The Harry Hill Movie 15

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DIRECTOR Steve Bendelack
CAST Harry Hill, Julie Walters, Simon Bird, Matt Lucas

Based ‘on a true story’ (apparently), Harry Hill hits the big screen with a tale of sick hamsters, a fraught road trip, and a King Kong-esque climax atop Blackpool Tower.  Alongside Hill are his hard-drinking grandmother and his evil twin Otto. A surreal British comedy. (2013 UK 88 minutes)

BBFC advice: Contains mild comic violence and threat, mild sex references and innuendo
Detailed advice from the BBFC (click on BBFC insight)

AUDIO DESCRIPTION AVAILABLE – Please contact the cinema in advance info@saffronscreen.com

When Harry and his petrol drinking Nan discover their hamster is seriously ill they set off on a road trip to Blackpool pursued by a lunatic vet. Along the way, Harry falls in love with an undersea shell person, witnesses canine superstars The Dachsund Five, and meets indie rock band The Magic Numbers – who run a B’n’B. It all culminates in a fight on top of The Blackpool Tower. Who could be behind it all? Could it be Harry’s evil twin Otto, who was separated from Harry at birth and brought up by Alsatians? Based on a true story, it’s all singing, all dancing family entertainment from the big collared loon himself.

This has bigger laughs (if not nearly enough of them) and wilder ideas than either [Alan Partridge and Anchorman] – provided you’re tuned into Hill’s idiosyncratic brand of slyly subversive, surreally silly seaside slapstick. The plot is frankly idiotic, involving Harry’s grotty nan (Julie Walters), his beloved hamster Abu (Johnny Vegas) and his evil long-lost brother who was raised by alsatians (Matt Lucas). There’s not enough here to sustain 88 minutes, too many of the jokes fall flat and the image of Julie Walters rapping isn’t one you’ll be able to shift soon. But the set-piece gags are memorable: a satnav with the voice of a Yakuza boss (‘we would be honoured if you would take the second exit’), a psychedelic B&B run by The Magic Numbers, a completely apropos-of-nothing dance routine to ‘Nutbush City Limits’ in Lucas’s evil lair, and best of all a game cameo from Jim Broadbent as a mutant charlady at a nuclear power plant. There will be those who find ‘The Harry Hill Movie’ about as amusing as a trip to the dentist. They’re wrong. Tom Huddleston, Time Out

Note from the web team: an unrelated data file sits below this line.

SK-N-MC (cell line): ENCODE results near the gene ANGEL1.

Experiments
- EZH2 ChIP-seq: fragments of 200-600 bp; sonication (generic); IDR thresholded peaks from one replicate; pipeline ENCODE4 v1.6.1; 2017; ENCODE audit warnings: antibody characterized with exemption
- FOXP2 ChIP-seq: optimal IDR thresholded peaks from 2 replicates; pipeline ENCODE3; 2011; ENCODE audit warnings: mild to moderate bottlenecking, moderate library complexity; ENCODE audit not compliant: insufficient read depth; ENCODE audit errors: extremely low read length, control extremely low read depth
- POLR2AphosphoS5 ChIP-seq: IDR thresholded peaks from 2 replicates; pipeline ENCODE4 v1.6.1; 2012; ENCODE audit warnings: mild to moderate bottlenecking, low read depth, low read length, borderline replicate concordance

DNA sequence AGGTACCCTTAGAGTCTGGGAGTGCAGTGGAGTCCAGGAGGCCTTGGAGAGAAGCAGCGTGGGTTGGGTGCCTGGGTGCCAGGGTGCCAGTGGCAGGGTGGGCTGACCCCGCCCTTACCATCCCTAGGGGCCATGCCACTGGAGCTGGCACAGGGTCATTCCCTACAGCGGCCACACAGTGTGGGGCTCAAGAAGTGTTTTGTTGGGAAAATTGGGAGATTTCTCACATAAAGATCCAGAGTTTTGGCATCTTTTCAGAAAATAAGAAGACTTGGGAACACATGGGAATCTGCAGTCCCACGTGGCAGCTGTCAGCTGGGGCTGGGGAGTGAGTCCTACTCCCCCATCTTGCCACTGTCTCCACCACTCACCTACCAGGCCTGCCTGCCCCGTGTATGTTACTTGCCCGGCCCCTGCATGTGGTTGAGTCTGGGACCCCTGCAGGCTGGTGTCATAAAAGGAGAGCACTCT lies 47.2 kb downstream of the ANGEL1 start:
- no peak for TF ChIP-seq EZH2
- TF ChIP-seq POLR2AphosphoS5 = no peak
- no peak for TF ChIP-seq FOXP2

UK RELEASE 20 December 2013
RUNNING TIME 88 minutes

Official film website and trailer To follow
IMDB film information